B.F. et al v. Abbott Laboratories, Inc. et al
MEMORANDUM AND ORDER IT IS HEREBY ORDERED that defendant Abbott Laboratories Inc.s motion to dismiss plaintiffs seventh cause of action for failure to state a claim is DENIED. [Doc. 11]. Signed by District Judge Charles A. Shaw on 4/22/13. (JWJ)
UNITED STATES DISTRICT COURT
EASTERN DISTRICT OF MISSOURI
B.F., a minor, BETH FORBES, individually
and as next friend of B.F., and THOMAS
FORBES, individually and as next friend of
ABBOTT LABORATORIES, INC., et al.,
No. 4:12-CV-1760 CAS
MEMORANDUM AND ORDER
This matter is before the Court on defendant Abbott Laboratories Inc.’s (“Abbott”) motion
to dismiss plaintiffs’ seventh cause of action for fraud for failure to state a claim upon which relief
can be granted and failure to plead fraud with particularity. The matter is fully briefed and ready
for disposition. For the following reasons, the motion will be denied.
In this products liability action, plaintiffs Thomas and Beth Forbes (“plaintiffs”) individually
and as Next Friends of their child B.F. assert claims against Abbott arising out of injuries resulting
from B.F.’s exposure in utero to the medicine Depakote. Beth Forbes began taking Depakote two
years before B.F.’s birth to treat mild depression. Plaintiffs allege B.F. sustained serious and
permanent injuries and damages as a result of his mother’s ingestion of Depakote during pregnancy,
specifically that B.F. was diagnosed with spina bifida.
Plaintiffs’ seventh cause of action is for fraud. Abbott moves to dismiss plaintiffs’ fraudrelated claim under Rule 12(b)(6) for failure to comport with Rule 9(b), which imposes the
heightened pleading requirement that the facts underlying the alleged fraudulent act be stated with
particularity. See Fed. R. Civ. P. 9(b).
On a motion to dismiss, the Court accepts as true the factual allegations contained in the
complaint and grants the plaintiff the benefit of all reasonable inferences that can be drawn from
those allegations. See Lustgraaf v. Behrens, 619 F.3d 867, 872-73 (8th Cir. 2010). “To survive a
motion to dismiss, a complaint must contain sufficient factual matter, accepted as true, to ‘state a
claim to relief that is plausible on its face.’” Ashcroft v. Iqbal, 556 U.S. 662, 678 (2009) (quoting
Bell Atl. Corp. v. Twombly, 550 U.S. 544, 570 (2007)). “A claim has facial plausibility when the
plaintiff pleads factual content that allows the court to draw the reasonable inference that the
defendant is liable for the misconduct alleged.” Id.
Federal pleading standards – Rules 8, 9, and 12(b)(6) – are applied to “state substantive law
to determine if a complaint makes out a claim under state law.” Karnatcheva v. JPMorgan Chase
Bank, N.A., 704 F.3d 545, 548 (8th Cir. 2013) (citing Council Tower Ass'n v. Axis Specialty Ins.
Co., 630 F.3d 725, 730 (8th Cir. 2011); Shady Grove Orthopedic Assoc., v. Allstate Ins. Co., 130
S. Ct. 1431, 1442 (2010)).
Under Rule 9(b), “In alleging fraud or mistake, a party must state with particularity the
circumstances constituting fraud or mistake.” Rule 9(b), Fed. R. Civ. P. Rule 9(b)’s “particularity
requirement demands a higher degree of notice than that required for other claims.” United States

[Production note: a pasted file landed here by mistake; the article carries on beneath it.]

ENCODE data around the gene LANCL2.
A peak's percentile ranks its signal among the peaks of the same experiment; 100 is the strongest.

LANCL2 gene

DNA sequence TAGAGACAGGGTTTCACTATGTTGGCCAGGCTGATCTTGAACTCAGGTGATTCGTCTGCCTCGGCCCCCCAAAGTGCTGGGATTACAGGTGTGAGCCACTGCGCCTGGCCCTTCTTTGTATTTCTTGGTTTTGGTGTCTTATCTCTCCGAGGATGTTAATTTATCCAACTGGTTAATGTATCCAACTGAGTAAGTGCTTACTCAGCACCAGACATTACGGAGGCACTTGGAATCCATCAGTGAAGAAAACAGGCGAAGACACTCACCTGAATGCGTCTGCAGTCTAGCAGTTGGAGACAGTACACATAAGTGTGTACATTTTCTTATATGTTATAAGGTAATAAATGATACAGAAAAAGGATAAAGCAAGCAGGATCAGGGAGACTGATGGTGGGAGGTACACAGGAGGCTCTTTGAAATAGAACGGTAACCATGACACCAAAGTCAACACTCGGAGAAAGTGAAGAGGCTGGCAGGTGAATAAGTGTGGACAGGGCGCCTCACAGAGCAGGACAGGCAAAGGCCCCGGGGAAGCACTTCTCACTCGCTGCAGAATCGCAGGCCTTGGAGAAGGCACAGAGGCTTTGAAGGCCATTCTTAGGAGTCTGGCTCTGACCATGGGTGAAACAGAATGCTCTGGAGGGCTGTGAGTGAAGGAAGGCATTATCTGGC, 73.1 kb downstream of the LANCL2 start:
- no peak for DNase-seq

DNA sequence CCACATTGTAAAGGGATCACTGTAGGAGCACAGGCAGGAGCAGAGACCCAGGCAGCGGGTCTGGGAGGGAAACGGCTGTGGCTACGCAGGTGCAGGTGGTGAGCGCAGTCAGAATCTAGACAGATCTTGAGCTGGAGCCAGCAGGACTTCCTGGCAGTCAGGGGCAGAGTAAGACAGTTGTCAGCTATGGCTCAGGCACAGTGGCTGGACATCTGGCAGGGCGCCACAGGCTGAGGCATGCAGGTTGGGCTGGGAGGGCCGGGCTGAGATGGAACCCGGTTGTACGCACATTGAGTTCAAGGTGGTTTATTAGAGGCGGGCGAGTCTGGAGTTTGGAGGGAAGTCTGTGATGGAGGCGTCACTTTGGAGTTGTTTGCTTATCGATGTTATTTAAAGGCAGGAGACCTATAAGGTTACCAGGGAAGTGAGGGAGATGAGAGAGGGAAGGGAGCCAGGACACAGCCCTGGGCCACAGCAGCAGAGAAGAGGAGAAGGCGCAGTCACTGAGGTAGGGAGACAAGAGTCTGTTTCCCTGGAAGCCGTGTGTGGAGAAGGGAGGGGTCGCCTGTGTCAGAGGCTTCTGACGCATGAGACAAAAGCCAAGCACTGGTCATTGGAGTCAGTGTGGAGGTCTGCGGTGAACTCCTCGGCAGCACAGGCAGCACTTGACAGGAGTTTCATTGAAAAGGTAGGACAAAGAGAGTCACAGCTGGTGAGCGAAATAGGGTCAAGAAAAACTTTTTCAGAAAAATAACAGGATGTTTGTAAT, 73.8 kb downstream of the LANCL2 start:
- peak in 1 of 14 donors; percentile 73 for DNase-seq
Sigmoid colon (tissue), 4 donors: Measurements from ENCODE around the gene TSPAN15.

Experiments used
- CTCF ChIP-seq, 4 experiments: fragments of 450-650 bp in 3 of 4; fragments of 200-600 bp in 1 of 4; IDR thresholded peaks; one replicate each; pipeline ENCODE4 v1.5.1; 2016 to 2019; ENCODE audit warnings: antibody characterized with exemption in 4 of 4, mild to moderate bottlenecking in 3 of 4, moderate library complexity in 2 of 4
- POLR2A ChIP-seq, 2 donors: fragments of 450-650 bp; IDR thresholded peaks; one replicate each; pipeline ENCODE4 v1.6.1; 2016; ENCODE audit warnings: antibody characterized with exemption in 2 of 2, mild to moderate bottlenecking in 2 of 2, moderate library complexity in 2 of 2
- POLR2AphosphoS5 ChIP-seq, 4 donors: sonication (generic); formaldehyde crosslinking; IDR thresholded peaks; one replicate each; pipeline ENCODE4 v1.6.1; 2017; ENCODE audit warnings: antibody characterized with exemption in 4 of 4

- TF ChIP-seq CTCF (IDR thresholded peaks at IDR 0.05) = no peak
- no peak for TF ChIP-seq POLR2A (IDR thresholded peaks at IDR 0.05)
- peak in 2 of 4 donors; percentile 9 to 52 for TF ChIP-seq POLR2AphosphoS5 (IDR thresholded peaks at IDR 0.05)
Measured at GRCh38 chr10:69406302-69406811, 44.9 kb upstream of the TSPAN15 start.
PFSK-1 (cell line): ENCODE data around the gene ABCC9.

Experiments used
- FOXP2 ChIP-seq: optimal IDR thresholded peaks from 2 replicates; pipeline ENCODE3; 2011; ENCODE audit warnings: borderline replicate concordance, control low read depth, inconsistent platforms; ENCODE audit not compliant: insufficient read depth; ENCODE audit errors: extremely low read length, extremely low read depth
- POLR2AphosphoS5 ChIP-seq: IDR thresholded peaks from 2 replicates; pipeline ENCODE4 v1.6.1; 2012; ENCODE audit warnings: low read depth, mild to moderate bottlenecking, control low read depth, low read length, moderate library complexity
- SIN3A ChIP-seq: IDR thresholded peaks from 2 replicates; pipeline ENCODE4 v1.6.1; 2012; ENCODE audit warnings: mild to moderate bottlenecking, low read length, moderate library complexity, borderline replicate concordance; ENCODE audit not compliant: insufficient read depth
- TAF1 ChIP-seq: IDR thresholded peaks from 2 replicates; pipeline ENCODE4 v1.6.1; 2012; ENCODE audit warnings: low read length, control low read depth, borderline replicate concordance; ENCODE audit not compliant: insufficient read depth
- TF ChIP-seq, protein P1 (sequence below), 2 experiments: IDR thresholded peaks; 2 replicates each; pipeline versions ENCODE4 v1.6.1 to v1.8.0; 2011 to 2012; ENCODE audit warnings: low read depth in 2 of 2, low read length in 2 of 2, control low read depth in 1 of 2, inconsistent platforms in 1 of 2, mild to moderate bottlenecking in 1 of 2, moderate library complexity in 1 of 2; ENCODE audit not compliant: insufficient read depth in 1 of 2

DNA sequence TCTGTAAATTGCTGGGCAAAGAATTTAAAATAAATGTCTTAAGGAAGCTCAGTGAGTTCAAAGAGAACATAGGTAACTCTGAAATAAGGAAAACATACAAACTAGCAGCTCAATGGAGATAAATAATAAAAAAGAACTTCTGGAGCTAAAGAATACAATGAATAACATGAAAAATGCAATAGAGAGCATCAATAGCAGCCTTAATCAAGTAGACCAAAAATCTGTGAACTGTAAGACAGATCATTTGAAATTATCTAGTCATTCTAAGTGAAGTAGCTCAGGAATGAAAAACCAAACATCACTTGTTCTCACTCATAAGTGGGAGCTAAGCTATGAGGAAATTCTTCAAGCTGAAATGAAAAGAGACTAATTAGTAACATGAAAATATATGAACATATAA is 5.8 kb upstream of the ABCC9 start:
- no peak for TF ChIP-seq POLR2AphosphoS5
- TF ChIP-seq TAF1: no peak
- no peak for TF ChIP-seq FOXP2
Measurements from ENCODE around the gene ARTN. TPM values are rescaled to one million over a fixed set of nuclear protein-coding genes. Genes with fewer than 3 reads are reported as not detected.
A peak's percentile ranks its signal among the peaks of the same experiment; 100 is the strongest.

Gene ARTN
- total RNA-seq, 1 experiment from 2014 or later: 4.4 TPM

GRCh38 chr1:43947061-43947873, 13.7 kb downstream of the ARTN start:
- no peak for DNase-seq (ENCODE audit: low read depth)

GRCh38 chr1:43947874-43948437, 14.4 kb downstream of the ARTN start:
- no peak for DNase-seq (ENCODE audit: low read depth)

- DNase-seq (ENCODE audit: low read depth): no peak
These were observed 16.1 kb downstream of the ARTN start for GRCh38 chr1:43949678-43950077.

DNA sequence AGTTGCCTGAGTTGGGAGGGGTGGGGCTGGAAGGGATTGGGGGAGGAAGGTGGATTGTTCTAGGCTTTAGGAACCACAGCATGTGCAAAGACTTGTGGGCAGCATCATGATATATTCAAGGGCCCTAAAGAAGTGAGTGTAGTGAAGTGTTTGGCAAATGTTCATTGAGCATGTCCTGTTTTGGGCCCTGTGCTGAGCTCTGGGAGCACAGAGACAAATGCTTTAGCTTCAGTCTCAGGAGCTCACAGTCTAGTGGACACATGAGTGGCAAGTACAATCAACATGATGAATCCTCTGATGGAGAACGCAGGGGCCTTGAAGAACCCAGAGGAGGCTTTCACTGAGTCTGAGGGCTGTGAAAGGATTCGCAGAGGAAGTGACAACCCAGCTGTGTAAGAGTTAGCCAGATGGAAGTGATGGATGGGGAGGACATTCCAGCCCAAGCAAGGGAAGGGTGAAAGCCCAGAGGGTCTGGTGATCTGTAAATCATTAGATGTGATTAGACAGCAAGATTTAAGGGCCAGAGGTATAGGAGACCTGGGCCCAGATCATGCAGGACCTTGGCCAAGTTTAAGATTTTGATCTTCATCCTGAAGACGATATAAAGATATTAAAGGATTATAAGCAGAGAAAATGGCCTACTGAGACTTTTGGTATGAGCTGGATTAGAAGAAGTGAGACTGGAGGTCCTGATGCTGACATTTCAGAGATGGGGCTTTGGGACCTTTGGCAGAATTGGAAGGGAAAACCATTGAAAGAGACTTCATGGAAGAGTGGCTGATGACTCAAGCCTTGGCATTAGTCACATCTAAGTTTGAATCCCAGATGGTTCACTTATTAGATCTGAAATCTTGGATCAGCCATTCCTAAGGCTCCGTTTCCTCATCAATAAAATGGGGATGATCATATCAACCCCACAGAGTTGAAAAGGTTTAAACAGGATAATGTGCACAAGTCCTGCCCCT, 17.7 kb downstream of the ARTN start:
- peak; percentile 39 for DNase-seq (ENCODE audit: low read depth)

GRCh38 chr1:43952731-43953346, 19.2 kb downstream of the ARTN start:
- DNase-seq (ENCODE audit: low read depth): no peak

ex rel. Costner v. URS Consultants, Inc., 317 F.3d 883, 888 (8th Cir. 2003) (cited case omitted).
“Under Rule 9(b), a plaintiff must plead such matters as the time, place and contents of false
representations, as well as the identity of the person making the misrepresentation and what was
obtained or given up thereby. In other words, the party must typically identify the ‘who, what,
where, when, and how’ of the alleged fraud.” BJC Health Sys. v. Columbia Cas. Co., 478 F.3d 908,
917 (8th Cir. 2007) (internal quotation marks and quoted cases omitted).
This higher degree of notice “is intended to enable the defendant to respond specifically and
quickly to the potentially damaging allegations.” United States ex rel. Joshi v. St. Luke’s Hosp. Inc.,
441 F.3d 552, 556 (8th Cir. 2006) (citations omitted). “[C]onclusory allegations that a defendant's
conduct was fraudulent and deceptive are not sufficient to satisfy the rule.” Schaller Tel. Co. v.
Golden Sky Sys., Inc., 298 F.3d 736, 746 (8th Cir. 2002) (quoting Commercial Prop. v. Quality Inns
Int’l, Inc., 61 F.3d 639, 644 (8th Cir.1995)).
Count VII of plaintiffs’ complaint alleges fraud. Specifically, the complaint states that
Abbott knew that birth defects resulted directly from first-trimester exposure to Depakote (Compl.,
¶ 21), but it advertised Depakote as safe for women of child-bearing years (Id., Count VII, ¶¶ 4, 7)
for unapproved, off-label uses (Id. at ¶ 4) like treatment of mild depression. Abbott also denied
publicly any connection between Depakote and birth defects (Id. at ¶ 3). Beth Forbes’ doctors relied
on these false representations by prescribing the drug to her (Id. at ¶ 8), and Beth Forbes relied on
the representations by agreeing to take the drug (Id.). Additionally, the complaint alleges that Beth
Forbes was prescribed Depakote in April 2003 (Id. at ¶ 13). She became pregnant (Id. at ¶ 14), and
on September 7, 2005, she gave birth to plaintiff B.F., who was diagnosed with spinal bifida (Id. at
Here plaintiffs have pleaded facts to support the time, place, and contents of the false
representations. In other words, they have pleaded the “who, what, where, when, and how” of the
alleged fraud. Abbott can respond specifically to the allegations; they are not conclusory, but
contain the specifics of what was alleged, who alleged it, where, and when. Plaintiffs have met the
requirement of Rule 9(b) that the circumstances constituting fraud be pleaded with particularity.
IT IS HEREBY ORDERED that defendant Abbott Laboratories Inc.’s motion to dismiss
plaintiffs’ seventh cause of action for failure to state a claim is DENIED. [Doc. 11]
CHARLES A. SHAW
UNITED STATES DISTRICT JUDGE
day of April, 2013.
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